One of the world’s largest oil and gas exporters is the most ready to transition to Net Zero due to private and public investment into renewable energy and electrifying transport – but will economic considerations slow the speed of change?
Private and public momentum
In June 2016, the Norwegian parliament moved its target date for carbon neutrality forward from 2050 to 2030, two decades earlier than the commonly-used UN target.1 Although Norway leads the inaugural NZRI and is placed third on national preparedness, it faces significant decisions over how it continues to tackle climate change.
Geographic and economic considerations may constrain the pace of ‘green' government ambitions. For example, carbon-intensive aviation rather than rail is used to link many towns and cities due to the country’s mountainous geography. Much of Norway is covered by forest, but only 5 percent out of a 10 percent target set by the Norwegian parliament is formally protected. Reaching this target will largely depend on voluntary protection of forests on privately-owned land and limiting the impact on commercial forestry interests.
Most critically, the future of the country’s energy production will be an issue for the country’s general election in September 2021. It is a leader in renewable electricity generation, but relies economically on exports of oil and gas and is in seventh position in the electricity and heat sector. Should it power fossil fuel extraction using renewables, decarbonizing the process if not the fuel itself, or look to end extraction completely, considering potential economic impacts in the short term, or climate risks in the future? Norway is certainly not alone in this challenge but is one of the most well-equipped oil producers to lead the way.
A full transition to renewables may be hampered by rising electricity demand driven by decarbonization work. For example, Norway ranks first for the transport sector in the NZRI; electricity is increasingly needed for transport where Norway leads the world in adopting electric vehicles as a result of generous registration tax incentives and VAT exemptions, as well as an upcoming ban on the sale of combustion engines. Buildings are also mostly heated with electricity, district heating, geothermal or heat from waste rather than fossil fuels, although significant reductions in energy consumption could still be achieved by introducing energy efficiency measures for older buildings.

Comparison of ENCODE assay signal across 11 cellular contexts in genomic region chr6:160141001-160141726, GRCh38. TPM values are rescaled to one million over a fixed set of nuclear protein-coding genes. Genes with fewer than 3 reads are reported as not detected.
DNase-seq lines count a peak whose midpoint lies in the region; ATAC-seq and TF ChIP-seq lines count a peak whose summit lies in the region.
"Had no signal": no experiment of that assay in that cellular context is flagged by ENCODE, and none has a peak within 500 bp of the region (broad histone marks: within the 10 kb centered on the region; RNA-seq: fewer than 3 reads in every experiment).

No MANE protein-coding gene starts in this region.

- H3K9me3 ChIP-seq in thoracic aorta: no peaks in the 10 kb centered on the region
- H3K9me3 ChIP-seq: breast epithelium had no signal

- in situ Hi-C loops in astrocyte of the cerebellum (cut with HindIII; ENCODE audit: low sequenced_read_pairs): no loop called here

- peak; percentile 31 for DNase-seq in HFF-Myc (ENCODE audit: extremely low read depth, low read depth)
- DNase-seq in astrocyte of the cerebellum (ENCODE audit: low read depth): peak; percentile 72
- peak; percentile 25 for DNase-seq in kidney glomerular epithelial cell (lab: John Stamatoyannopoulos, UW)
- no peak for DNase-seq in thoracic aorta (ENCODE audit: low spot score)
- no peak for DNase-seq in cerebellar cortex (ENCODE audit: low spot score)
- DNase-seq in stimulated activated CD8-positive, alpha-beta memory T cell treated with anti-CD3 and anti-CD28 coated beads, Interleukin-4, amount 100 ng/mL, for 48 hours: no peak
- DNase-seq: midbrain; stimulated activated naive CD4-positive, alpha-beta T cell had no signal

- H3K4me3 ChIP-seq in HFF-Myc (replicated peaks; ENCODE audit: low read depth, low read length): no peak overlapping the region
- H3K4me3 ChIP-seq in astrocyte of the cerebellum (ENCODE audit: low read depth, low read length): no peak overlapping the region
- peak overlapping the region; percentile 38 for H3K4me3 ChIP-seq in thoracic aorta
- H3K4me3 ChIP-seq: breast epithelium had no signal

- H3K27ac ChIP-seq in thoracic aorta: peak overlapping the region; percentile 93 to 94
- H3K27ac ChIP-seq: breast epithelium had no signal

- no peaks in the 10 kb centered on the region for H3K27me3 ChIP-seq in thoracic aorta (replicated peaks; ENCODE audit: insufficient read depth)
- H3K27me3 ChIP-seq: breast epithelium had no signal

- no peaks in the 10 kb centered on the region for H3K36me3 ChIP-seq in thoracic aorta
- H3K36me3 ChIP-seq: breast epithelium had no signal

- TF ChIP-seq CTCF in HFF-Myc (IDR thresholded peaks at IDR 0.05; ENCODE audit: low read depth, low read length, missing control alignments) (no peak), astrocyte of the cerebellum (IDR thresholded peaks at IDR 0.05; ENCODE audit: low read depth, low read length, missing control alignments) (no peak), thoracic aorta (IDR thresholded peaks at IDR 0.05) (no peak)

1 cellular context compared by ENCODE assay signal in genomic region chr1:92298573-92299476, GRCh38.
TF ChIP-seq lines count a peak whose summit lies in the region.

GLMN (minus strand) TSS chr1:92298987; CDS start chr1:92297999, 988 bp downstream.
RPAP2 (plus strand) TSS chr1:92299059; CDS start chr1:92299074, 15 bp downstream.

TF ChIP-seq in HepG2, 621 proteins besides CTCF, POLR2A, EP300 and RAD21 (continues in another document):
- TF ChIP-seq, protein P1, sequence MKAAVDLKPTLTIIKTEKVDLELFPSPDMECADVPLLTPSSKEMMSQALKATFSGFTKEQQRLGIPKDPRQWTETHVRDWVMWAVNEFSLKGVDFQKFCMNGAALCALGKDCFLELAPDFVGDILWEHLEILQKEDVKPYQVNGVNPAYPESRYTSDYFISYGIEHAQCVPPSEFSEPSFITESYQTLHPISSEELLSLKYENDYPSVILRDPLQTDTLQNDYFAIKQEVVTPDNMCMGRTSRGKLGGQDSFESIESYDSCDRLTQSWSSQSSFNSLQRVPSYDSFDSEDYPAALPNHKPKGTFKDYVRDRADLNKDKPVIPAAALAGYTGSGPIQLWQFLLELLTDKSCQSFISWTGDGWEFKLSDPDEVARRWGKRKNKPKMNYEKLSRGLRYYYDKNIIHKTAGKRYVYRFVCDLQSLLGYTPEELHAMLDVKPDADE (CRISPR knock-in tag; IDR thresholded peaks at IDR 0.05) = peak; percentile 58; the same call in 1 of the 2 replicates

But the biggest issue remains the gap between the domestic and regional demand for renewable power and what Norway can generate. Building more capacity is increasingly difficult, with some communities opposing new wind turbines because of their visual impact and disruption of wildlife and reindeer husbandry. Their construction also affects local environments, in some cases with implications for biodiversity and climate change if marshlands and wetlands are disturbed, causing release of methane. Similarly, hydroelectric power often requires dams and reservoirs. “We have a challenge balancing those kinds of needs,” says Johanne Solum Ness, Senior Associate at KPMG in Norway.
There are lower-impact ways to increase renewable generation, such as improving efficiency of existing hydropower locations. Norway is well-placed to use its expertise in marine fossil fuel extraction to build offshore windfarms, with partly state-owned oil producer Equinor planning rapid expansion off Norway – including to power oil and gas platforms – as well in other countries including Poland, the UK and the US.2 In addition, Freyr, based in northern Norway, is aiming to develop environmentally-friendly battery technologies which can help balance supply and demand.3
Norway is also likely to have an outsized influence on the broader region’s readiness to achieve Net Zero. The country currently exports renewable electricity to neighboring countries and is about to connect to the UK through the world’s longest undersea electricity cable completed in June 2021 and due to go live in October.4 In addition, Norway’s sovereign wealth fund – founded on oil and gas revenues and the world’s largest at USD1.3 trillion – has a mandate to invest up to 2 percent of the fund’s assets in renewable energy assets and projects, primarily across the US and Europe.
Norway boasts the highest number of industrial clean technology companies relative to population, with a strong focus on circular economy practices of regenerating, reusing and repairing goods.
With the expertise and wealth it has from oil and gas production, Norway can also play a leading role in developing several of the technologies that could help solve the problem their use has caused. “Norway is in a special position to do that,” says Ness.
Norway topped the carbon capture and storage policy and planned storage capacity indicators in the NZRI, and receives the highest ratings from the Global CCS Institute on both policy and planned storage capacity. Its use could allow Norway and other countries to reach Net Zero without scrapping all fossil fuel use, although this looks likely to be expensive for decades to come.
Johanne Solum Ness
Senior Associate, KPMG Pure Sustainability
KPMG in Norway
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1 Nerijus Adomaitis, ‘Norway brings forward carbon neutrality goal to 2030’, Reuters. https://www.reuters.com/article/us-norway-climatechange-idUSKCN0YT1KM
2 ‘We’re determined to be a global offshore wind energy major. Here’s how’, Equinor, accessed July 2021. https://www.equinor.com/en/what-we-do/wind.html
3 ‘Purpose’, Freyr, accessed July 2021. https://www.freyrbattery.com/about/mission-and-vision
4 ‘Final cable laid for world’s longest subsea electricity link’, North Sea Link, 14 June 2021. https://www.northsealink.com/en/news/